Dogs may bark, but the reader moves on for Kent city worker

During his work as Kent city water-meter reader, Mark Maughan crosses the paths of pit bulls, Labradors and Doberman pinchers. But only one dog has ever bitten him. “The worst one, and it bit me twice, was a Chihuahua,” Maughan said Tuesday, sitting in at the Centennial Building in downtown Kent. “It bit me in the shoe and again in the back of my shoe on the way out. I think it had little-dog syndrome.”

Mark Maughan

Mark Maughan

During his work as Kent city water-meter reader, Mark Maughan crosses the paths of pit bulls, Labradors and Doberman pinchers.

But only one dog has ever bitten him.

“The worst one, and it bit me twice, was a Chihuahua,” Maughan said Tuesday, sitting in at the Centennial Building in downtown Kent. “It bit me in the shoe and again in the back of my shoe on the way out. I think it had little-dog syndrome.”

Usually, dog biscuits do the trick for Maughan while he walks the streets of Kent to read residential water meters.

“They know the truck and you,” said Maughan, in his fourth year as a meter reader. “They bark at you, but it’s not an angry bark. It’s a ‘where’s my biscuit’ bark.”

Maughan is one of three full-time and one part-time meter readers for the city financial services department that bills customers. They read more than 8,000 meters on the east side of the city, 7,000 on the west side and 1,000 commercial meters.

Even though Maughan runs into plenty of dogs, he enjoys the opportunity to work outside.

“I like the exercise,” he noted. “And you go out by yourself, so you have a lot of time to think and ponder. It’s kind of relaxing. This morning, it was cool, sunny and quiet.”

After more than 20 years as a private landscaper, Maughan, 47, decided about four years ago to look for a job with better benefits and a retirement package. He started with the city as a maintenance worker at the Riverbend Golf Course. After a few months at the golf course, he started as a part-time meter reader. He combined the meter-reader job with part-time work in the city’s mailroom for about a year before he became a full-time meter reader in 2005.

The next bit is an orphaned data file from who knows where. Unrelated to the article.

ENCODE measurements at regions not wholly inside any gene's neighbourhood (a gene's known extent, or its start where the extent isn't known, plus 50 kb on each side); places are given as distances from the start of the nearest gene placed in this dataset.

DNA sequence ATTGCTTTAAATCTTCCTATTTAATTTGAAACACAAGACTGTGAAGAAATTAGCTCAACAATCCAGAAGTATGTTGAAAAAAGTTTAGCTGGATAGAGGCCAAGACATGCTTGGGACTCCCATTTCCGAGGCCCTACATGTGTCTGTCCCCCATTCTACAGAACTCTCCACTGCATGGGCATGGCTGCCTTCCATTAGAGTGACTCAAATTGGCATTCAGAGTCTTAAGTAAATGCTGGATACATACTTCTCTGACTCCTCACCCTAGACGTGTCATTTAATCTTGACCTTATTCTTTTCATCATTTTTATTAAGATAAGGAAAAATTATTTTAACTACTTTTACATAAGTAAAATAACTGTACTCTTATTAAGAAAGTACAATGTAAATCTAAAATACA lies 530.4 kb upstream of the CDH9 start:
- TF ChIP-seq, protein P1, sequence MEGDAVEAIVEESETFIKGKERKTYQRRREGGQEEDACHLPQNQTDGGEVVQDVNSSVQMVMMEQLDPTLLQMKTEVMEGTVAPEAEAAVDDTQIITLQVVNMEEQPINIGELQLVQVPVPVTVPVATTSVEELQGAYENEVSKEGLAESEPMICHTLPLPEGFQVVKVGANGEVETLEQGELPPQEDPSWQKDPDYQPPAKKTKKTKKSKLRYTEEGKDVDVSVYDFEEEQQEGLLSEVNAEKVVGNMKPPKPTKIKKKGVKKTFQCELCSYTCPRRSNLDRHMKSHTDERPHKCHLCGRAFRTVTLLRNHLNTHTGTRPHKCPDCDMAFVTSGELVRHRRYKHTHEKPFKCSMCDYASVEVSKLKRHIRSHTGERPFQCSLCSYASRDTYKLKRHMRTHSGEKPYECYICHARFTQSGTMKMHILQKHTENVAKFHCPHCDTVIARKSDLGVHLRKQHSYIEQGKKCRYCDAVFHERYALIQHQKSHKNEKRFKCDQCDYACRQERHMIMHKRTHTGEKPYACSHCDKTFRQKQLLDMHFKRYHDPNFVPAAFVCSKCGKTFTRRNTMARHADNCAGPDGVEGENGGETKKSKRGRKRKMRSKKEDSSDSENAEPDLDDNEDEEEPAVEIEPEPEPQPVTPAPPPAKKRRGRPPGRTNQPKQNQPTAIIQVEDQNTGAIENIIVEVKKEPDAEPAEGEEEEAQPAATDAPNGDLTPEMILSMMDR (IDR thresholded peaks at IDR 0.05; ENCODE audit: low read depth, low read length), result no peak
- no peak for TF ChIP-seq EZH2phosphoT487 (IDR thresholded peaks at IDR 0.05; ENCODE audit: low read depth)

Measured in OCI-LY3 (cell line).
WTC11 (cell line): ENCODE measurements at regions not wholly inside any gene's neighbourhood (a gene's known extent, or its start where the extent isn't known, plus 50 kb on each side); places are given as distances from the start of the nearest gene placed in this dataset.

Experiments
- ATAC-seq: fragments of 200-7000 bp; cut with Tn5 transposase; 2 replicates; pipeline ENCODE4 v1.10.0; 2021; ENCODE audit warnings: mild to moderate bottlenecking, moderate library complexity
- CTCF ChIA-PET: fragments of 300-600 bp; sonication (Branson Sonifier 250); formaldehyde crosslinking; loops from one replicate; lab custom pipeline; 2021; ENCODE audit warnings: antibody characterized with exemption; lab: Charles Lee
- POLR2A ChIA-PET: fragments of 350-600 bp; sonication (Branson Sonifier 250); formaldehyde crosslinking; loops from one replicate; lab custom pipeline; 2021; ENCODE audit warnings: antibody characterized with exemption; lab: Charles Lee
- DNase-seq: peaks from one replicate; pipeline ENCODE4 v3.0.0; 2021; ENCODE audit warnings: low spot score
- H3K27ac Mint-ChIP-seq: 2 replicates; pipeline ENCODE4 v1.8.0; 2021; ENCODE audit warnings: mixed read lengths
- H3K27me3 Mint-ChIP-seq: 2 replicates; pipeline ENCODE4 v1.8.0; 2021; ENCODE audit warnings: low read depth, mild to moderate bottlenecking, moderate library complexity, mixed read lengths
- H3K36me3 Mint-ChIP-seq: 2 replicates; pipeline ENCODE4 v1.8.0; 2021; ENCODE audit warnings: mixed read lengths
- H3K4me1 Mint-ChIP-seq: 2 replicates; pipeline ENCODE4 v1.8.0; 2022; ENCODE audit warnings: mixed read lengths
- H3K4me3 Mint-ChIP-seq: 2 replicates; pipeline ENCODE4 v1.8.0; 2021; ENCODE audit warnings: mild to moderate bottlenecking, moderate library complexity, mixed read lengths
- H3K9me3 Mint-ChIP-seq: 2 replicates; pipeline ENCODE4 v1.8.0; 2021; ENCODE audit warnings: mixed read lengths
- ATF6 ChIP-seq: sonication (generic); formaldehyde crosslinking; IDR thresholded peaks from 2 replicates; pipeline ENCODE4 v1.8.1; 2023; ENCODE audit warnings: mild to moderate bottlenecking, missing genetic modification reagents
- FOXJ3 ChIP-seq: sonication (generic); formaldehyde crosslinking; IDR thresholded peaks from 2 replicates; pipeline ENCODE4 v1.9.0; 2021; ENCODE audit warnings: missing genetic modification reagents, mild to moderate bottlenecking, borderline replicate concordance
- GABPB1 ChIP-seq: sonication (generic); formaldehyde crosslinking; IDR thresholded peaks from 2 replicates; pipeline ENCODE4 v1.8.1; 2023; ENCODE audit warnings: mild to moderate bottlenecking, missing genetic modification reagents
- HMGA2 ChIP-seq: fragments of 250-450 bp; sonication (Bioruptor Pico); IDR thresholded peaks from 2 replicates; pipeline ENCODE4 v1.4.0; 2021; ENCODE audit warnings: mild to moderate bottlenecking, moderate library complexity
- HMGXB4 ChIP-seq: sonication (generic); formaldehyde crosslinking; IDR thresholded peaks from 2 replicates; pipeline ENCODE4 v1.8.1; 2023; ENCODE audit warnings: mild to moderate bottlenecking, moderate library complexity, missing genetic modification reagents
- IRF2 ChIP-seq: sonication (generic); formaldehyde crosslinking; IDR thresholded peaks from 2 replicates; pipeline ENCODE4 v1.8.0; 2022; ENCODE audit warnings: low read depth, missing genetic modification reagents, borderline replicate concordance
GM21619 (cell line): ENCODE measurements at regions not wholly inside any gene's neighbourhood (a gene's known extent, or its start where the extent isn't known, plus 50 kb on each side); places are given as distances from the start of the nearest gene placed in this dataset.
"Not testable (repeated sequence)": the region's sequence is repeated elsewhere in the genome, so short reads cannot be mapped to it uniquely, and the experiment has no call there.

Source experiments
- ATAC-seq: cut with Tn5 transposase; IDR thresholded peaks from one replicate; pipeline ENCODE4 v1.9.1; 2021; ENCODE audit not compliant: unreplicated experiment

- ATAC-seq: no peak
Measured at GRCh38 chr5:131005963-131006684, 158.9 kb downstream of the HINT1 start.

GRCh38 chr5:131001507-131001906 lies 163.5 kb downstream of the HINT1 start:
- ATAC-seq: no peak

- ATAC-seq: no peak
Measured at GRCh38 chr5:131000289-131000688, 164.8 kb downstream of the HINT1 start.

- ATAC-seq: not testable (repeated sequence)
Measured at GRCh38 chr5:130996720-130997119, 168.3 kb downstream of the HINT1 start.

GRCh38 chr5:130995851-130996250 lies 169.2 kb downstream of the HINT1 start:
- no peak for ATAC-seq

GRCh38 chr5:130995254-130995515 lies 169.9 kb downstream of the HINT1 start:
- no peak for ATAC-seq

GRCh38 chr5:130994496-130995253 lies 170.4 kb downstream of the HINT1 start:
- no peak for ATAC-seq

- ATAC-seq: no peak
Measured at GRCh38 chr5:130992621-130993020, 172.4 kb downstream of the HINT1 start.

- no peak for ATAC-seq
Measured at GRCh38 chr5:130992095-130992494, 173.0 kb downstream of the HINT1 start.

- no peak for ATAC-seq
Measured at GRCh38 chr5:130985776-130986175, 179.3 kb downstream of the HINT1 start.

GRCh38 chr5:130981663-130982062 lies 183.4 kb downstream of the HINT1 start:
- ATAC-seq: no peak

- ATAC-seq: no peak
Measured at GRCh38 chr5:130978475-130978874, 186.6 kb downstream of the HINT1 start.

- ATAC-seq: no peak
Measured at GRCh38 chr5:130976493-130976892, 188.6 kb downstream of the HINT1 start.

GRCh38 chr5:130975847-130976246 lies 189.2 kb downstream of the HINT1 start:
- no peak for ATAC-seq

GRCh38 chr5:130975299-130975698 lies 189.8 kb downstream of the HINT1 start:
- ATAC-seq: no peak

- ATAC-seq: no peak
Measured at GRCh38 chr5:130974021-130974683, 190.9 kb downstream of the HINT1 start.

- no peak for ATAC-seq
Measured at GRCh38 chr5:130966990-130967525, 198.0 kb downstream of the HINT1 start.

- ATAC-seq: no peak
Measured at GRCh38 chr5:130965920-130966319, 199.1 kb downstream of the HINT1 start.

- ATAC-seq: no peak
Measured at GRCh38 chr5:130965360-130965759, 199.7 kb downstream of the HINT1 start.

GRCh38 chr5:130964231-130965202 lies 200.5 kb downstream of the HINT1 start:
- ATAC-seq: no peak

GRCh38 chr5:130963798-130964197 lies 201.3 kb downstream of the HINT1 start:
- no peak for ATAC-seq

Maughan uses a hand-held device to punch in numbers as he reads a meter. If the meter reads too high, too low or stays the same, he hits a certain key to pinpoint that meter for a follow-up check. After an audit of the meters back in the office, Maughan will return to any that might need to be replaced.

“He’s very thorough,” said Lezlie Ellis, the lead meter reader and Maughan’s supervisor. “He’s very dedicated. We’re lucky to have him on staff.”

In addition to reading meters, Maughan also cleans dirt out of the meter boxes or trims shrubs that might block the box.

“Sometimes, moles get in there,” Maughan said.

Because the city truck Maughan drives says “Customer Service” on the side, he will get requests from residents for other services. He’s even used jumper cables to start vehicles.

Outside of work, Maughan does private landscaping jobs on the weekends. He lives in Auburn with his wife, Caroline. They have been married for 20 years and have two children, Katie, 19, and Kelly, 17. Katie played soccer at Auburn High and Kelly plays football and wrestles at Auburn, where he will be a junior in the fall. Kelly placed sixth at 119 pounds at the Class 3A state high school wrestling tournament in February at the Tacoma Dome.

Maughan grew up in Auburn and graduated in 1980 from Auburn High, where he wrestled and played football. He coached junior wrestling for seven years. He spends Friday nights in the fall with his wife at Auburn football games selling concessions to help raise money for the high-school wrestling team. Those funds helped pay for a wrestling trip to Reno last year.

Although Maughan shaved his moustache a few weeks ago, people have told him he looks like actor Charles Bronson.

“A young Charles Bronson,” Maughan said.

Ellis agreed that Maughan resembles Bronson. Ellis also knew about the Chihuahua story.

“I had shut off the meter at the same home and gave the Chihuahua a biscuit and it went away,” Ellis said. “He must not have had a biscuit.”


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